An iconic Bonelli’s Eagle, Ein Avdat, central Negev.



Greater Flamingos, KM20 the Arava, early March.


Wow! Male Caspian Plover, mid-April, Yotvata agricultural Fields, the Arava.


Eilat’s famous North Beach - gateway to the Red Sea - is a must for inclusion, not just because of the many rare and scarce birds that visit, but also as the place where birders have historically gathered each evening to discuss how things are going and to receive info on what’s around. Plus it’s just a nice place to unwind.



Little Terns, mid-April, at the famous North Beach, Eilat.


Several gorgeous photos attempt to convey the incredible spectacles of the Levant Sparrowhawk and Honey Buzzard migrations – the latter being his absolute favourite (and mine) – I remember one particular morning in the Eilat Mountains with Klaus strategically positioned on a mountainside and me standing opposite Mt Yoash when we were the only persons present to witness an estimated 60,000 passing through in three hours during the morning. Incredible experience.



Levant Sparrowhawk, late April in the Eilat Mountains.



Honey Buzzard, early May in the Eilat Mountains.


The book moves on to late summer and early autumn when, inevitably, the focus turns to the magnificent spectacle of the return migration. There are several excellent images highlighting how the northern valleys act as migration routes and the important role the Bet She’an Valley and the numerous fishponds there (and elsewhere) play - including in winter.  



White Storks, early September, Tirat Tvi, Beit She’an Valley.



Black Stork, late September, Neve Eitan, Beit She’an Valley.



Lesser Spotted Eagles, early October, Kfar Hahoresh close to Nazareth, northern Israel.



White Pelicans over the Jezreel Valley, northern Israel. Photographed from a motor glider.



A scene from the incredible autumn return Lesser Spotted Eagle migration.

Early October, Jezreel Valley, northern Israel.


There is special mention of Celia Friede’s waterhole in Ezuz in the Western Negev. The drinking pools here have photographic hides and provide birders and photographers with great opportunities to enjoy several sandgrouse species (fingers crossed).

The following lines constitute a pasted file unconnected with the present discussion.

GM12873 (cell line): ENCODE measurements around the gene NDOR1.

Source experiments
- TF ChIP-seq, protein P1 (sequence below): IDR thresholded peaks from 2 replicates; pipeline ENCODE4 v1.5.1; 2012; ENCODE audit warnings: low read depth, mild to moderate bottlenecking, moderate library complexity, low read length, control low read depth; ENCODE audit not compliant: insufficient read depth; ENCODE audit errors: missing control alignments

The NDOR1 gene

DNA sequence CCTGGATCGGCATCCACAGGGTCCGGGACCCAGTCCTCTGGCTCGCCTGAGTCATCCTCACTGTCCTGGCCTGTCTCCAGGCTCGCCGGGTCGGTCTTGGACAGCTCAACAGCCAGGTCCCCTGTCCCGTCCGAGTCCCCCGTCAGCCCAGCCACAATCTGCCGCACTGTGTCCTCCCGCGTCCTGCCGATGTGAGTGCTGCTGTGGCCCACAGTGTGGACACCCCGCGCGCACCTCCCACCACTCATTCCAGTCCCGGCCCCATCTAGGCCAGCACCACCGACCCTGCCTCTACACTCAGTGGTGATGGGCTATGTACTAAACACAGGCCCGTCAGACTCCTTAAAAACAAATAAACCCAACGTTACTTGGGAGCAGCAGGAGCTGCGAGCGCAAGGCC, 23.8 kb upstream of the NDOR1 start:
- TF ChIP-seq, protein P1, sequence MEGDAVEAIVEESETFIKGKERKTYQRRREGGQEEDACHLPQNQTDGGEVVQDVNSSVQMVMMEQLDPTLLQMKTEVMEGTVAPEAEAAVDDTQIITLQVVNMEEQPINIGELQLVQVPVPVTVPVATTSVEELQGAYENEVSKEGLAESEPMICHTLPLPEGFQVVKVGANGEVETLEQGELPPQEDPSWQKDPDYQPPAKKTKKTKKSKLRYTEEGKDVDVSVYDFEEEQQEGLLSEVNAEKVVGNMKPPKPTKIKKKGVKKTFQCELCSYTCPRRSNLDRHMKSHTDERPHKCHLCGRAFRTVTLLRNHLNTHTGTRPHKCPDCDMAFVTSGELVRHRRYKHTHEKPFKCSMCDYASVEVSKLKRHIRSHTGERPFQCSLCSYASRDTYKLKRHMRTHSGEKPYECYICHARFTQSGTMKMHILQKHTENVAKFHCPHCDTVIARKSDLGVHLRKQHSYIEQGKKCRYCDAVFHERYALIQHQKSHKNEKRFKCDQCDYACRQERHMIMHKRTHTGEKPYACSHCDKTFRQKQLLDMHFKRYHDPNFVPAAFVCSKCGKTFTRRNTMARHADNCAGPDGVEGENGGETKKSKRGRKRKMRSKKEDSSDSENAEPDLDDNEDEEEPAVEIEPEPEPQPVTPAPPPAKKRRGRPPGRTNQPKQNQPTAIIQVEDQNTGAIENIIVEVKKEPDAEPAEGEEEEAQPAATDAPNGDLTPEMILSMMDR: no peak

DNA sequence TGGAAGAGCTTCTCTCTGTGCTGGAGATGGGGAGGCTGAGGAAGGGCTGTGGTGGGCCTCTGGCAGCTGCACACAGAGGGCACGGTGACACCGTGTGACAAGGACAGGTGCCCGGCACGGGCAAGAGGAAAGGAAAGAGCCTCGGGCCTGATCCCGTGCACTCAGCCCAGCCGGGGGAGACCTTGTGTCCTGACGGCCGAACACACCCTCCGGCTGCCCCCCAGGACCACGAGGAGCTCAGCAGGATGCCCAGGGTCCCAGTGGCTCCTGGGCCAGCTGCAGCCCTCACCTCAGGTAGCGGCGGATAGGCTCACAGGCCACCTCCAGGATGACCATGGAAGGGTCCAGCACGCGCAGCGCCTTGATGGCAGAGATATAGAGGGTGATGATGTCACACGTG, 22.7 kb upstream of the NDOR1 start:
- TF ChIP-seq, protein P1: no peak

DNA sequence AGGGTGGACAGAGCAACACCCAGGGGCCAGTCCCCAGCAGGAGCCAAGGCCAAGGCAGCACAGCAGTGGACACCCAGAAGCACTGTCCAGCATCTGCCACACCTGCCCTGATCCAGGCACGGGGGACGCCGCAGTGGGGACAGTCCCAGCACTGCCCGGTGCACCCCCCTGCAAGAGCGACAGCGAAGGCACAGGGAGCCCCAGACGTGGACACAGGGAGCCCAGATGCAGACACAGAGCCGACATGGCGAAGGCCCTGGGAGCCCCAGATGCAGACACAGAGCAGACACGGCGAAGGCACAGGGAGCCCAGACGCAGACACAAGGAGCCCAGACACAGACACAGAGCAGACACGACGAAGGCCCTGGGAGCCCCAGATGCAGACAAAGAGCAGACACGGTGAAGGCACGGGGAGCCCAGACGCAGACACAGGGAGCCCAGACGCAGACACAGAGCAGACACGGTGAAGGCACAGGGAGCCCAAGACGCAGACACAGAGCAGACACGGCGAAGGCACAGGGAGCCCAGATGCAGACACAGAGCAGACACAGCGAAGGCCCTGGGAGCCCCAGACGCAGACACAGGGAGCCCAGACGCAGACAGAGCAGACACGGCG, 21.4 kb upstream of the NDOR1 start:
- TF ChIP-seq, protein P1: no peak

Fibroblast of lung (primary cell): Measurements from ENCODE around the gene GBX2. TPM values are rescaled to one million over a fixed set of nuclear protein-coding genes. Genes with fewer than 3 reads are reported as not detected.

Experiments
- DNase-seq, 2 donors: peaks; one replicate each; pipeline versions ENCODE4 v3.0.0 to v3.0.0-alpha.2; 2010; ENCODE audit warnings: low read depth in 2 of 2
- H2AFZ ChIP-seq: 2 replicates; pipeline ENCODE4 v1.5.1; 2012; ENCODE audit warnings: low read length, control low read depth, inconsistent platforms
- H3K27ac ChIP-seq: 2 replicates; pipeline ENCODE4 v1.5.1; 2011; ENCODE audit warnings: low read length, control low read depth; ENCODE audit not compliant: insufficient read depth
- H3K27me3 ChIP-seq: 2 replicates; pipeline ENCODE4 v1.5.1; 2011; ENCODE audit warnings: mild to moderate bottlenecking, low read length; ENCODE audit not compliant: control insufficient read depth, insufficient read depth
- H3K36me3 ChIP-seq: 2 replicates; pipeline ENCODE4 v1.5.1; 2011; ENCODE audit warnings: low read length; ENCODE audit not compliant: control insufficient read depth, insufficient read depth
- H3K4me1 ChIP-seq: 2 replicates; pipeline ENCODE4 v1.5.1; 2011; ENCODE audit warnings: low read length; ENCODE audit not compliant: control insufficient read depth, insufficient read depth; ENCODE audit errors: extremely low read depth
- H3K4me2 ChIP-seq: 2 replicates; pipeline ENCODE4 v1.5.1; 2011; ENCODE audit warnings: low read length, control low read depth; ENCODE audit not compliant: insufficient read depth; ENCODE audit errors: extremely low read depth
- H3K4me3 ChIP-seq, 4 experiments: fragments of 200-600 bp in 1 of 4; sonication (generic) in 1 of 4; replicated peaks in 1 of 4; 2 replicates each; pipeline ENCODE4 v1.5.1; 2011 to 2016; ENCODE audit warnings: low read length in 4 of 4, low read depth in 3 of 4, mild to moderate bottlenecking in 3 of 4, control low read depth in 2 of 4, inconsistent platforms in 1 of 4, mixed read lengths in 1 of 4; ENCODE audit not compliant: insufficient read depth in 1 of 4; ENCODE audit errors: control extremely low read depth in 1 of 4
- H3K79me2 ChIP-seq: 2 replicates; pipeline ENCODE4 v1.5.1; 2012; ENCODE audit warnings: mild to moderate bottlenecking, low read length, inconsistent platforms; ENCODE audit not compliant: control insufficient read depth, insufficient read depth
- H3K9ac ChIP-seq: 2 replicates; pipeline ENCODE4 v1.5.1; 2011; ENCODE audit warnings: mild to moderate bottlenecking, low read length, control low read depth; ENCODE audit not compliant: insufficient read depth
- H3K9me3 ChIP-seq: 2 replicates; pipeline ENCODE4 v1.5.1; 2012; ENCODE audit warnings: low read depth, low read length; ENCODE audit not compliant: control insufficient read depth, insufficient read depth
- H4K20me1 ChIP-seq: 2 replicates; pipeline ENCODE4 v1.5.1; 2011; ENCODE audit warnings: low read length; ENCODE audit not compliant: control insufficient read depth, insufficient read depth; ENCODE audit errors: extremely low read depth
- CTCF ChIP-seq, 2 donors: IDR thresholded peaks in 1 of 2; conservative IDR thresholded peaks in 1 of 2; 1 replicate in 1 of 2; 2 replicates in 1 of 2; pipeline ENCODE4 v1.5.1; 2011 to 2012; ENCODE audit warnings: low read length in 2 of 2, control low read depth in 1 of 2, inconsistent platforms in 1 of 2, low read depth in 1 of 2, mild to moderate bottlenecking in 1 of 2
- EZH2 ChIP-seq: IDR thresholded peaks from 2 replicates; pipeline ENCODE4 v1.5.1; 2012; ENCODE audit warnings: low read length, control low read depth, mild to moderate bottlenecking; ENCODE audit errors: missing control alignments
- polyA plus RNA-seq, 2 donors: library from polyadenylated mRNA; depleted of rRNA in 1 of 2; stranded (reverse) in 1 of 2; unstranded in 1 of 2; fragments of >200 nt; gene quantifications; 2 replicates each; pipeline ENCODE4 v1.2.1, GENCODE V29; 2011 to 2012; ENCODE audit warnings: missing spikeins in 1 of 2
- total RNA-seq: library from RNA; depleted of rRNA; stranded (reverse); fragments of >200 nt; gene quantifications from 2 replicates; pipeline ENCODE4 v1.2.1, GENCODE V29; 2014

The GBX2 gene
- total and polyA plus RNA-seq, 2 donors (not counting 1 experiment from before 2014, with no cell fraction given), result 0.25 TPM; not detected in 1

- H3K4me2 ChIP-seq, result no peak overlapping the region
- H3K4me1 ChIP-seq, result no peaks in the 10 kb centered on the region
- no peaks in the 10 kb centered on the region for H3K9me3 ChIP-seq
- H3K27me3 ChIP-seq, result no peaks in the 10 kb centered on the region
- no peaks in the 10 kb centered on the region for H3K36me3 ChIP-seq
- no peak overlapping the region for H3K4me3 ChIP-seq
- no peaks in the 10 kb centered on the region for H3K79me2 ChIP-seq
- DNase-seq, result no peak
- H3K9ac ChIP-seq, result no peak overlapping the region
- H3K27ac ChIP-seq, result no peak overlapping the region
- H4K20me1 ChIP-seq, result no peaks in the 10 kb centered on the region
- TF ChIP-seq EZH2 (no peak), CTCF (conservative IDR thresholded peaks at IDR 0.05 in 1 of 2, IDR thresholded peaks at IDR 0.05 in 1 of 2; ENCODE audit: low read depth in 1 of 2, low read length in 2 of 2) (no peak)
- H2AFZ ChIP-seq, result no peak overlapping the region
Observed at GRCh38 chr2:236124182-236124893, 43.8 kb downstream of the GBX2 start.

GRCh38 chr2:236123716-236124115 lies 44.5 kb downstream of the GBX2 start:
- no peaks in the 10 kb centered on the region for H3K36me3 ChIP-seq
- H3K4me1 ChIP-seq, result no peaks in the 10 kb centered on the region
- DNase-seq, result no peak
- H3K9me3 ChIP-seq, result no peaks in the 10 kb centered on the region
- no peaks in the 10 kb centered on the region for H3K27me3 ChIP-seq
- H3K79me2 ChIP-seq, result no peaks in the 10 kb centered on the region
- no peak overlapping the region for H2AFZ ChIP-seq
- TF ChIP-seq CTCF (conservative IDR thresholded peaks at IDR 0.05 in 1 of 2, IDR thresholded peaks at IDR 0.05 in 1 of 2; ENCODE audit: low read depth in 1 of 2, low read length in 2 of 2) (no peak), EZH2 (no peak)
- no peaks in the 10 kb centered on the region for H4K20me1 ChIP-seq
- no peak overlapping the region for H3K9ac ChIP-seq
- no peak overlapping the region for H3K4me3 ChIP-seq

Celia’s drinking pools. Crowned Sandgrouse, early September, Ezuz, the Negev.



Realising a dream. Klaus in the cockpit of a motor glider preparing to fly with the birds.


The superb, bird rich, Hula Valley including the Agamon Hula and the spectacle of several tens of thousands of wintering Common Cranes is introduced. The place is a paradise for many wintering species and is a must visit.



Wintering Common Cranes in the Agamon Hula.


The book ends with a section called Photographers Notes. It’s here that Klaus stresses it’s not the end of the story for him in Israel and that he will continue to visit for photography and birding as long as he can. Israel and especially Eilat are ‘in his blood’, says Klaus.



Dramatic scene. The Arava Valley with the Jordan Mountains in the distance. Taken from route 40.


Although the text is concise, no doubt to provide space for more excellent photos, I found it interesting and informative. The photos are stunning and illustrate superbly what separates the professionals from the amateurs. Numerous landscape images convey the atmosphere of Israel as do many of the soaring bird shots. Just one mammal is included - plus a few tasty but unfortunate prey items.



Nubian Ibex, Ein Avdat, central Negev.


There’s a single image of his close friend, German photographer, Thomas Krumenacker who published a similar book at around the same time and with which comparisons are inevitable. They’ve worked on projects together but on this occasion decided there was plenty enough for two books and they’re not wrong.



Gorgeous Cretzschmar’s Bunting, late March, Yotvata, the Arava.


Does Klaus achieve his goal to inspire others? It’s a resounding ‘yes’ from me. I find it hard to believe that any birder/photographer having read through Klaus’s memories and having feasted their eyes on his superb photos, won’t be adding Israel to one of their places to visit real soon. And if you’ve already been to Israel I’ve no doubt this will bring great memories flooding back and have you wanting to return ASAP.



Corking Rock Thrush, Neot Smadar, mid-April.


The book can be purchased at the IBRC shop in Eilat or from the publisher Gyldendal, Copenhagen.